Aerospace manufacturing is the most concentrated field of high-tech in manufacturing, belonging to advanced manufacturing technology.
Notable products include the F119 engine developed by Hewlett-Packard in the United States, the F120 engine from General Electric, the M88-2 engine by France’s SNECMA company, and the EJ200 engine jointly developed by the United Kingdom, Germany, Italy, and Spain.
These represent the world’s most advanced high-performance aviation engines, and their commonality is the widespread use of new materials, new processes, and new technologies. Let’s take a look at these new materials used in high-performance aviation engines.
1. High-Temperature Alloys
High-temperature alloys were developed to meet the stringent material requirements of jet engines and have become an irreplaceable class of key materials for both military and civilian gas turbine engine hot-end components.
Currently, in advanced aviation engines, high-temperature alloys account for over 50% of the material used.
The development of high-temperature alloys is closely related to the technological progress of aviation engines, especially the turbine disk and turbine blade materials and manufacturing processes for engine hot-end components, which are important indicators of engine development.
Due to the high demands placed on material high-temperature resistance and stress-bearing abilities, the United Kingdom initially developed the Ni3(Al, Ti) strengthened Nimonic80 alloy for use as turbine jet engine turbine blade material. It also sequentially developed the Nimonic series of alloys.
The United States developed aluminum and titanium-containing dispersion-strengthened nickel-based alloys, such as the Inconel, Mar-M, and Udmit alloy series developed by Pratt & Whitney, General Electric, and Special Metals Corporation, respectively.
During the development of high-temperature alloys, manufacturing processes played a significant role in propelling alloy development. With the emergence of vacuum melting technology, the removal of harmful impurities and gases from alloys, especially the precise control of alloy composition, has continuously improved the performance of high-temperature alloys.
Following this, the successful research into new processes such as directional solidification, single crystal growth, powder metallurgy, mechanical alloying, ceramic core types, ceramic filtering, isothermal forging, etc., have boosted the rapid development of high-temperature alloys.
Among these, the directional solidification technology stands out; alloys produced using this process – directional, single-crystal alloys – can be used at temperatures nearing 90% of their initial melting point.
As a result, the turbine blades of current advanced aviation engines from various countries are manufactured using directional, single-crystal alloys. Globally, equiaxed crystal, directionally solidified columnar crystal, and single-crystal alloy systems have been formed from nickel-based cast high-temperature alloys.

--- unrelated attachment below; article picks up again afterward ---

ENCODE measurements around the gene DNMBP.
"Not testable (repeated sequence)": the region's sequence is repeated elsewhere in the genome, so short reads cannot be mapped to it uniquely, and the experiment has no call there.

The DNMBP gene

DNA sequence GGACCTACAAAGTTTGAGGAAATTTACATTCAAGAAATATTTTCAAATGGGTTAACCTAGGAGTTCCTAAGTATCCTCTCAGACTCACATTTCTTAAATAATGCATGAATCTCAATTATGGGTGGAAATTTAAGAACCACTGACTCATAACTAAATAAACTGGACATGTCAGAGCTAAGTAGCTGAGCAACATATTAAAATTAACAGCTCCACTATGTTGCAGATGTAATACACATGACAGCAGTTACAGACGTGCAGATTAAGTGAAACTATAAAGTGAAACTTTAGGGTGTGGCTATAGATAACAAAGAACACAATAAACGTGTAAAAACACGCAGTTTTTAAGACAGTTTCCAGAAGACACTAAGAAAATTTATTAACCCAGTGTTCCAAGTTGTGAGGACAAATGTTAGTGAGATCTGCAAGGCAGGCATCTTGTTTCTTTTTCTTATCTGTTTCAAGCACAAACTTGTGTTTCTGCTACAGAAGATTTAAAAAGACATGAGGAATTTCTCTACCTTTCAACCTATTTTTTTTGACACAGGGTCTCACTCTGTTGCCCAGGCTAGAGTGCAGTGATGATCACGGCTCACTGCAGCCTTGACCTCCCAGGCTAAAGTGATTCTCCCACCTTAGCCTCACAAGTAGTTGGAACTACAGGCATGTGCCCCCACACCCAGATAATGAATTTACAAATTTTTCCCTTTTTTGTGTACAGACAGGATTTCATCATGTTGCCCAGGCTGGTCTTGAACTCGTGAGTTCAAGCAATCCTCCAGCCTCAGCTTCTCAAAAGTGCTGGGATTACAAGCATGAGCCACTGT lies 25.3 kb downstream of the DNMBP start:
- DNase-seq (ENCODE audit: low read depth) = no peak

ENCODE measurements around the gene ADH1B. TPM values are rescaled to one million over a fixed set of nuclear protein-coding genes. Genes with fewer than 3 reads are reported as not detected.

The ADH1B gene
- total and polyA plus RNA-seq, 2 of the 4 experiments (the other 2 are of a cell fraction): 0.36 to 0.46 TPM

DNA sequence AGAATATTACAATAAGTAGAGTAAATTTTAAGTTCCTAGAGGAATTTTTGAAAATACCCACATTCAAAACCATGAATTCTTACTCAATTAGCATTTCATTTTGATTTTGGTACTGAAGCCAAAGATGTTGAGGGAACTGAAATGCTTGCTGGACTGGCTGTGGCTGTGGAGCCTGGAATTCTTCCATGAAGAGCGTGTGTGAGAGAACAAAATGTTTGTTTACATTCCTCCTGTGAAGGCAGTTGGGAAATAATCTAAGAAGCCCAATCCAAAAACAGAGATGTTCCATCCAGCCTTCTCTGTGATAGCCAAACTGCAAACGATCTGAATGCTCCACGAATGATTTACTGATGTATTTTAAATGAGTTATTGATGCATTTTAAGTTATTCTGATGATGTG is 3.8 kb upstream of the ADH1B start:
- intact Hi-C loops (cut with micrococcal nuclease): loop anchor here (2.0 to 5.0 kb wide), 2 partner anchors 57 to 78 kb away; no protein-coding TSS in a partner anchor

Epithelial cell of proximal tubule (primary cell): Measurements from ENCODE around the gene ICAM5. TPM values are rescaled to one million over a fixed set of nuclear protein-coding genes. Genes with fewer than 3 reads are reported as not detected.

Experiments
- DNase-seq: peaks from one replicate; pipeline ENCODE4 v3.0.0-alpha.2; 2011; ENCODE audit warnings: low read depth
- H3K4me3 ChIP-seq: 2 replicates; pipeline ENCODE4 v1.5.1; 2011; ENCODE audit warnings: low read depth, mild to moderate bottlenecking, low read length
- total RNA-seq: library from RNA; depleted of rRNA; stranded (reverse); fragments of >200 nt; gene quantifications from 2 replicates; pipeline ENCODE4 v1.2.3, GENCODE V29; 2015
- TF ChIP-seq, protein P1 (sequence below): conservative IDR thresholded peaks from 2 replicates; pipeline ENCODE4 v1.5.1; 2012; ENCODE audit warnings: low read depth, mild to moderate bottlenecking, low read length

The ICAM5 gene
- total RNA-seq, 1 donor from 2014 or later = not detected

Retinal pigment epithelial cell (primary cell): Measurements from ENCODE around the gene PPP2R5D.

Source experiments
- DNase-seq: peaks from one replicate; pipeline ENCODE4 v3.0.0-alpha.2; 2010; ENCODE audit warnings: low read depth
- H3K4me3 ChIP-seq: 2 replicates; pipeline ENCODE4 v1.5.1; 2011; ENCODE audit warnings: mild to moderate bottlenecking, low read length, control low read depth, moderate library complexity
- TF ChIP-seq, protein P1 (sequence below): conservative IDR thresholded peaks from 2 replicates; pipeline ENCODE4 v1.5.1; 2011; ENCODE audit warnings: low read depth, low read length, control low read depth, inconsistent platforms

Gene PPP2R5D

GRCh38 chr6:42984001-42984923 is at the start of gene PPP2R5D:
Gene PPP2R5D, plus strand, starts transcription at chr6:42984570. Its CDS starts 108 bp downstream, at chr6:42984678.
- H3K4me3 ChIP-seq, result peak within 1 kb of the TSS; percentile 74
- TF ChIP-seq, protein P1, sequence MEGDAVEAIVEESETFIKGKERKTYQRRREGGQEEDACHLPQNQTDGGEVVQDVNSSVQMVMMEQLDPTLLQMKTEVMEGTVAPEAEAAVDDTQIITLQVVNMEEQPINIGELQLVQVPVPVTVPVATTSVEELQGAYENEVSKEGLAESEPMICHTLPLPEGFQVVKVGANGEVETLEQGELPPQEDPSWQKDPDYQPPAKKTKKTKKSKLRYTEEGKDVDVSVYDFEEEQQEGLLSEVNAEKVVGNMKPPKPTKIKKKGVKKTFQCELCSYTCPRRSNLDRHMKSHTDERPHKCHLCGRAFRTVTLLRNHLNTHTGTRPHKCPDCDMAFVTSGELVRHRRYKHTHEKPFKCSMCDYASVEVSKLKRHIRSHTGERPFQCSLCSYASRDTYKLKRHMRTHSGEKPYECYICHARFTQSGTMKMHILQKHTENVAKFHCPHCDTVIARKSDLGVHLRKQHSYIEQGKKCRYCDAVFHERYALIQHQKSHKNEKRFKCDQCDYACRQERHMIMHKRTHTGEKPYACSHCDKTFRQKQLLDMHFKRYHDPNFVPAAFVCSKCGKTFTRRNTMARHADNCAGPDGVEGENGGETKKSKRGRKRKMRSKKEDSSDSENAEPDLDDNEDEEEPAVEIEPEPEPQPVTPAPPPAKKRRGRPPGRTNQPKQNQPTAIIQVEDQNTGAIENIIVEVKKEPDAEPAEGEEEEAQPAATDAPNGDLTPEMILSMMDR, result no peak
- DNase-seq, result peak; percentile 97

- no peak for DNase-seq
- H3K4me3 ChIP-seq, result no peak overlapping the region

Powder high-temperature alloys have also developed from the first generation at 650°C to 750°C and 850°C powder turbine disks and dual-performance powder disks, which are used in advanced high-performance engines.
2. Ultra-high-strength Steel
Ultra-high-strength steel is used as landing gear material in aircraft. The second generation aircraft used 30CrMnSiNi2A steel for its landing gear, with a tensile strength of 1700 MPa. However, the lifespan of this landing gear was relatively short, approximately 2000 flight hours.
For the third-generation fighter design, the landing gear is expected to have a lifespan exceeding 5000 flight hours. Due to an increase in onboard equipment and a decrease in the aircraft structure weight ratio, higher demands are placed on the selection and manufacturing technology of the landing gear.
Both American and Chinese third-generation fighters have adopted 300M steel (with a tensile strength of 1950 MPa) landing gear manufacturing technology.
It should be pointed out that the improvement in material application technology is also pushing the further extension of landing gear lifespan and broadening adaptability.
For instance, the landing gear of the Airbus A380 adopted ultra-large integral forging technology, new atmospheric heat treatment technology, and high-speed flame spraying technology, ensuring that the lifespan of the landing gear meets design requirements. Therefore, the progress of new materials and manufacturing technologies ensures the renewal and upgrading of aircraft.
The long-life design of aircraft in corrosive environments demands higher standards for materials. In comparison to 300M steel, AerMet100 steel provides an equivalent strength level, but exhibits superior general corrosion resistance and stress-corrosion resistance.
The accompanying landing gear manufacturing technology has been employed in advanced aircraft such as the F/A-18E/F, F-22, and F-35. The higher-strength Aermet310 steel, which has lower fracture toughness, is currently under investigation.
The ultra-high-strength AF1410 steel, known for its extremely slow crack propagation rate, is used in the B-1 aircraft’s wing actuator joint, achieving a 10.6% reduction in weight and a 60% improvement in machinability compared to Ti-6Al-4V, and a cost reduction of 30.3%. The high-strength stainless steel used in the Russian MiG-1.42 amounts to 30% of the total.
PH13-8Mo is the only high-strength martensitic precipitation-hardening stainless steel widely used for corrosion-resistant components.